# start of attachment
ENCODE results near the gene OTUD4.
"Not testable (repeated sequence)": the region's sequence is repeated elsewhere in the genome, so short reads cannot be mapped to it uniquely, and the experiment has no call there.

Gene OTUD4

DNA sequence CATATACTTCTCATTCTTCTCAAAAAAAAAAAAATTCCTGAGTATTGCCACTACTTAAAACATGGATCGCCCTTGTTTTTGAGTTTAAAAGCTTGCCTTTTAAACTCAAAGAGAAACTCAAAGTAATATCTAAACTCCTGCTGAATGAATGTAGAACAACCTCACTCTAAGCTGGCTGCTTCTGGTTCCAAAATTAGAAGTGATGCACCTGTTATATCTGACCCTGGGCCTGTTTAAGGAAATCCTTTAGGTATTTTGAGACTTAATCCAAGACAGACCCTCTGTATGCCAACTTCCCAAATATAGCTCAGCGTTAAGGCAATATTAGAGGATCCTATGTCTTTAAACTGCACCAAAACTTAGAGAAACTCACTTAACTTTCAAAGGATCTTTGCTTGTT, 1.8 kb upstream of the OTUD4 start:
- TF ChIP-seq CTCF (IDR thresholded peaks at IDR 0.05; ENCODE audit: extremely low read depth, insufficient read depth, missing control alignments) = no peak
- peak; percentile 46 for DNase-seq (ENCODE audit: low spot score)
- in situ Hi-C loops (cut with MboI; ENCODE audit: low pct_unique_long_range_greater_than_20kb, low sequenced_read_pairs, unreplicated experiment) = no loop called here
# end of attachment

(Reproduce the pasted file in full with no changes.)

ENCODE results near the gene OTUD4.
"Not testable (repeated sequence)": the region's sequence is repeated elsewhere in the genome, so short reads cannot be mapped to it uniquely, and the experiment has no call there.

Gene OTUD4

DNA sequence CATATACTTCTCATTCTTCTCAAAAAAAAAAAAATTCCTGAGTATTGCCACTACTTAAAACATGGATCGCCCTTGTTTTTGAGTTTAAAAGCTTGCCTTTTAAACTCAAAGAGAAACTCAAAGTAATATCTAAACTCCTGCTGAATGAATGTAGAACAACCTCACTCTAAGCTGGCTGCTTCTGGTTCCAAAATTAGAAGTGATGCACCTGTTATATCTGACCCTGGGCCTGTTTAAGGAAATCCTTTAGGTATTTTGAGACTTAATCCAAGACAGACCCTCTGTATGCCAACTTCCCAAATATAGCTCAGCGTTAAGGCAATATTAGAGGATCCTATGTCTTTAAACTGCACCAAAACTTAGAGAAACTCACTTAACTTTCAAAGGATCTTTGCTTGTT, 1.8 kb upstream of the OTUD4 start:
- TF ChIP-seq CTCF (IDR thresholded peaks at IDR 0.05; ENCODE audit: extremely low read depth, insufficient read depth, missing control alignments) = no peak
- peak; percentile 46 for DNase-seq (ENCODE audit: low spot score)
- in situ Hi-C loops (cut with MboI; ENCODE audit: low pct_unique_long_range_greater_than_20kb, low sequenced_read_pairs, unreplicated experiment) = no loop called here